Meanwhile, Brother Athelstan, the Parish Priest of St. Erconwald's in Southwark and Cranston's secretarius, has to contend with a case of demonic possession among his flock. A young woman is apparently possessed by a malevolent entity who accuses her father and stepmother of having poisoned her mother with red arsenic, which is a very specific accusation.
Oh, and there's one more plot-thread: someone was filching the amputated limbs and severed heads of executed criminals and traitors, which were displayed on spikes above the London Bridge as a stern warning. So snatching these body parts can be considered a grievous insult to the laws of the land.
You can say that the plot of The Anger of God is as loaded as a musket packed to the muzzle with black powder, scrap-iron and ball shot. Surprisingly, the plot still comes across as very lean and comprehensible. And the reason for this is both a strength and a weakness of the book.
All but one of the answers provided to the various problems were simple, uncomplicated explanations, which ensured the events depicted in the tapestry of plot-threads were easy to follow. On the other hand, some of the plot-threads, such as the demonic possession and the stolen body-parts, turned out to be so slender and inconsequential that they should have been cut from the book – while the plot-thread about the murder of Sir Oliver should have been written as a separate (short) story. The central idea behind this story had legs, but was completely buried under the other material of the overall plot.
So, what we're left with are the impossibilities, which were, by and large, nicely done with the sole exception of the theft of the gold ingots, which was a cheat. The explanation for the impossible poisoning at the royal banquet probably won't leave you absolute thunderstruck with surprise, but the method has an elegant simplicity that is strengthened by the backdrop of the murder. One really complemented the other.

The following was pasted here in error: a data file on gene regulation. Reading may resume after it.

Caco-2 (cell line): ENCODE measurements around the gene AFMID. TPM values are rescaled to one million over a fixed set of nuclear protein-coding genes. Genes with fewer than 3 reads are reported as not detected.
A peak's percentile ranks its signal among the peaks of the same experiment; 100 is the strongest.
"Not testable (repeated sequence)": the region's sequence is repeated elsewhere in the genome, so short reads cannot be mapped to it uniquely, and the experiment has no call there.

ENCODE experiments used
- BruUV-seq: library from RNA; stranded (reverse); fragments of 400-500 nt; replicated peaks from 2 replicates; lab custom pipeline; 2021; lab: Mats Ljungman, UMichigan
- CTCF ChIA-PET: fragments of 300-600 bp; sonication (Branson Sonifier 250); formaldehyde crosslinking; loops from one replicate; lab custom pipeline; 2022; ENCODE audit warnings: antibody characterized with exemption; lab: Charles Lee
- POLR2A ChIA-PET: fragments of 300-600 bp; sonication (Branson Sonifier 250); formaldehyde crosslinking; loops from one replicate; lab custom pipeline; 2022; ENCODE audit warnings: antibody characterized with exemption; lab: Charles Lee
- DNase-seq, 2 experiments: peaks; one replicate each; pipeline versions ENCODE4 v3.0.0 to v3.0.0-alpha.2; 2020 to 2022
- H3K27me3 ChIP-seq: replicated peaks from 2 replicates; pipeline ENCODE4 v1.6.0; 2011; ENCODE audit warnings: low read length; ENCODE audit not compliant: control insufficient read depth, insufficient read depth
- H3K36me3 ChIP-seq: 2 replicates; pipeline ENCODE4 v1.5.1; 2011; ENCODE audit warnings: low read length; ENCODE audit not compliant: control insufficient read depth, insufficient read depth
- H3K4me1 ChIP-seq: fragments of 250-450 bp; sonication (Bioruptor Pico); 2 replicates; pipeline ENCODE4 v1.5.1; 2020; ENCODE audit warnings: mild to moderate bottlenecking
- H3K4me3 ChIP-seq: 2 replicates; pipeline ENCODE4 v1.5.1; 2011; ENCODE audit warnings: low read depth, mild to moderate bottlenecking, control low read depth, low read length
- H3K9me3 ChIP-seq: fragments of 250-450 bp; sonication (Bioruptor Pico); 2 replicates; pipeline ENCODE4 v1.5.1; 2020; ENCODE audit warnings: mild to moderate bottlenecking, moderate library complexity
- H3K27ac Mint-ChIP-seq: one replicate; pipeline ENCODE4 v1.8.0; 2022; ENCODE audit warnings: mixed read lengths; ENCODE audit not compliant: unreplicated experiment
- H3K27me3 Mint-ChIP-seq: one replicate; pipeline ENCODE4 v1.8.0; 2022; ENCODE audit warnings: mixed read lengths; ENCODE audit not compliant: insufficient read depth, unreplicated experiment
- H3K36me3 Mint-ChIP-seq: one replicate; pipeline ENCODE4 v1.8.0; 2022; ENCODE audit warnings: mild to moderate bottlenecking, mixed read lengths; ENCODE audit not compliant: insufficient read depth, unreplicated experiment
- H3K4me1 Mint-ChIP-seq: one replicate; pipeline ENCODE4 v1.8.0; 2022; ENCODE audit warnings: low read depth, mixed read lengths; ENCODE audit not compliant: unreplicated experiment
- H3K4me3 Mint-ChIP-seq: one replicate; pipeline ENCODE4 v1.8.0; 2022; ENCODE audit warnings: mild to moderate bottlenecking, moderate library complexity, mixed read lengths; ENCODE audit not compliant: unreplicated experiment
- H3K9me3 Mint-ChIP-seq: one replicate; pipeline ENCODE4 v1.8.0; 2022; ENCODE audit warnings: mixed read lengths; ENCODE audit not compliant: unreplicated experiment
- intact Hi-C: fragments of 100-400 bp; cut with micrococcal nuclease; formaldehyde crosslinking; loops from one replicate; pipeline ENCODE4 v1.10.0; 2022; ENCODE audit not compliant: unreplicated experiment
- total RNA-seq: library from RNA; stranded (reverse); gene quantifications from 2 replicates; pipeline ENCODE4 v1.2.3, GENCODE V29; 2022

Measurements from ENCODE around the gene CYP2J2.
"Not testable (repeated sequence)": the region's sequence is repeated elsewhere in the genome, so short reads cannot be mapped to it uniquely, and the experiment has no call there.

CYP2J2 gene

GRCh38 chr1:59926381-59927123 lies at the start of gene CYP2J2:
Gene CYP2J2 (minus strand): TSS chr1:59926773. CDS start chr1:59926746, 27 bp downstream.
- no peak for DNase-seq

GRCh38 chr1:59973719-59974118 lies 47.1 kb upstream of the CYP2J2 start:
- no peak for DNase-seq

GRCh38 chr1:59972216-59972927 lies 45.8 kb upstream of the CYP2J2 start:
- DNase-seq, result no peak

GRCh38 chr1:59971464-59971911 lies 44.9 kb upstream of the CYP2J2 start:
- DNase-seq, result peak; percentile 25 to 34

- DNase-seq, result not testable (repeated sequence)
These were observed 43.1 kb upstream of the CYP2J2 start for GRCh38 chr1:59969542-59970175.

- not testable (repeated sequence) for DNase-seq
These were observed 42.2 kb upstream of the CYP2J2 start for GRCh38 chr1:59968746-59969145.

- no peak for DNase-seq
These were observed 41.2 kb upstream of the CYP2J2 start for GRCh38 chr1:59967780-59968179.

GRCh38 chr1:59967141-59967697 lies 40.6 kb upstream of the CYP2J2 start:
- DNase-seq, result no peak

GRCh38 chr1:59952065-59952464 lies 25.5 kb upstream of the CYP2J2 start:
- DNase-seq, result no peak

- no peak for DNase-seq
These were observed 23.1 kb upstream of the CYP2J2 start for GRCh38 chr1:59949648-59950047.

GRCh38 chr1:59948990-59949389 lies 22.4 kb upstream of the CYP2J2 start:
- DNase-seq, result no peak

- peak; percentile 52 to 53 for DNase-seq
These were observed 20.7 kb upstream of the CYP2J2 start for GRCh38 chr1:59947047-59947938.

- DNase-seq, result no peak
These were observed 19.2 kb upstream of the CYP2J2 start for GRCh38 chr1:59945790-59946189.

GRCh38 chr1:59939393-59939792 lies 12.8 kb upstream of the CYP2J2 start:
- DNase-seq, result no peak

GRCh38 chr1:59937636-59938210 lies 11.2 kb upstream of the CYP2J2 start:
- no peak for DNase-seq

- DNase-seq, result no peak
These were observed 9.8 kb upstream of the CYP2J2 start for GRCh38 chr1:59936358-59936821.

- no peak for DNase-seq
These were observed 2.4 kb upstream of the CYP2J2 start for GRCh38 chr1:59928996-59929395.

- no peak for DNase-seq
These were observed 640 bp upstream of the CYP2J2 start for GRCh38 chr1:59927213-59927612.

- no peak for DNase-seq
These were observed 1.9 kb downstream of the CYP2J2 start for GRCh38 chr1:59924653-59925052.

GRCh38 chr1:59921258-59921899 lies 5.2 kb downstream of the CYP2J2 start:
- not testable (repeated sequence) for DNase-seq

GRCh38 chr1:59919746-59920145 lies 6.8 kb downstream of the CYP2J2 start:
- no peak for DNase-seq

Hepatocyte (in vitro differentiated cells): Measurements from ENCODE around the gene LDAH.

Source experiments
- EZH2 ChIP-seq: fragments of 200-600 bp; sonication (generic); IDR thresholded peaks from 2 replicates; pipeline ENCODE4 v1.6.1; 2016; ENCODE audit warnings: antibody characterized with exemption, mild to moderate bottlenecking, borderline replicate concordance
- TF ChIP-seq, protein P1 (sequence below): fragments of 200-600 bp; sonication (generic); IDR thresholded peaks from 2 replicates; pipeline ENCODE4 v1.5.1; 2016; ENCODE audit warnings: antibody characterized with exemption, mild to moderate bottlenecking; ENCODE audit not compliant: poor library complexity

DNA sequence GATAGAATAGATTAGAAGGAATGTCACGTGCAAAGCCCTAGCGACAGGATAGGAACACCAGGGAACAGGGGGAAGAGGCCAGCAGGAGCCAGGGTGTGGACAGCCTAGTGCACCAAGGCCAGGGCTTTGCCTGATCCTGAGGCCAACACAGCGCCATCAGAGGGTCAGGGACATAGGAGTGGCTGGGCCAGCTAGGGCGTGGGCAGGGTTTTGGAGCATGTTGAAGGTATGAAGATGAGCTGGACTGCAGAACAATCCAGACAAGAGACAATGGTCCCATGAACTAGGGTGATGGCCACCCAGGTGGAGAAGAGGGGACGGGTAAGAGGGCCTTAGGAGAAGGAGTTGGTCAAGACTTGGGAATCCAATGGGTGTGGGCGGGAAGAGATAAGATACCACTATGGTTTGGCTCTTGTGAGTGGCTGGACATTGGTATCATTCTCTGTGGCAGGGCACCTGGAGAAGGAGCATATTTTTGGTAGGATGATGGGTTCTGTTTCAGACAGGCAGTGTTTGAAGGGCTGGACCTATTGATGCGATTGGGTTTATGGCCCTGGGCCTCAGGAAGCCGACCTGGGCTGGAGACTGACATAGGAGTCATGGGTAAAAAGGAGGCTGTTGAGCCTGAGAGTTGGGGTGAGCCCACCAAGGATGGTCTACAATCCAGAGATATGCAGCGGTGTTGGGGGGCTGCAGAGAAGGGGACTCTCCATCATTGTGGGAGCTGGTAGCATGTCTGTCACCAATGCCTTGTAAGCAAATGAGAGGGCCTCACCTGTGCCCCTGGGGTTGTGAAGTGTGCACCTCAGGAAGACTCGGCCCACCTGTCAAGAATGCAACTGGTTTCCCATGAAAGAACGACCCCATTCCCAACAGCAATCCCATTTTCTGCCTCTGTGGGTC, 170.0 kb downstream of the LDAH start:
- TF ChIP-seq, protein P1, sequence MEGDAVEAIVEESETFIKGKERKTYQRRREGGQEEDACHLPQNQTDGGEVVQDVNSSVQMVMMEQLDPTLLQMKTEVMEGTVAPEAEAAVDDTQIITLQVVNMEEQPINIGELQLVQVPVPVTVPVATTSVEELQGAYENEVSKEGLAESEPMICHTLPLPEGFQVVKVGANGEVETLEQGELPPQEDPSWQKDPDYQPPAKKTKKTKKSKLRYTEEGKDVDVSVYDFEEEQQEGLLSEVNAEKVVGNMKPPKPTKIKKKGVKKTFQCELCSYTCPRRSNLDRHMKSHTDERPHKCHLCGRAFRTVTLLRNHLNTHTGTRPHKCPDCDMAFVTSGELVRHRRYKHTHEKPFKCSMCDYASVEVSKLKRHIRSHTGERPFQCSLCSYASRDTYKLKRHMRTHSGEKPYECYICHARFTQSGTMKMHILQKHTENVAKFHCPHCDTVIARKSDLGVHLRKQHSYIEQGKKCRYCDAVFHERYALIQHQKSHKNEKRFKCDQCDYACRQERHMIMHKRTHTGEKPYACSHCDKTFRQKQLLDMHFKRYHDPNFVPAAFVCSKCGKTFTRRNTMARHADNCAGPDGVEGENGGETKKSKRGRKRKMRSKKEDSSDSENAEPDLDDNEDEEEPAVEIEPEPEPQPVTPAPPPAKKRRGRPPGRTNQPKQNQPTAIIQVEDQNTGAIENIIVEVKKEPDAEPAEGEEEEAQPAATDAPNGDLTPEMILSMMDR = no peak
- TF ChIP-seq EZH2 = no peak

Lastly, there's the assailant who knifed two people without being observed by an eyewitness or alarming a couple of vicious guard dogs. The gimmick behind these two stabbings is a bit more involved and tricky, but the experienced armchair detective will have no trouble, whatsoever, in figuring out how it was done – since the trick is a slight variation on an old, well-established ploy. However, it was nicely put to use here and (once again) fitted the backdrop (i.e. time-period) of the story.
So, you can argue that Doherty attempted to cram too much into the plot, but can that really be deemed a drawback? After all, The Anger of God was published in the early 1990s, which is a period in the genre when detective stories sorely needed some plot density. Doherty provided that in spates! In any case, the plot-packed book made for an engaging read that always had something on hand to throw at the reader. And that's something you can't help but appreciate.
All in all, The Anger of God does not reach the same heights as some of Doherty's absolute best (locked room) novels, but it is a busy, immersive detective story set during an tumultuous period in (English) history.
On a final note, I found a promising detective novel (without an impossible crime) for my next read. So that break mentioned at the start of this blog-post is coming. So don't even dare to think about touching that dial!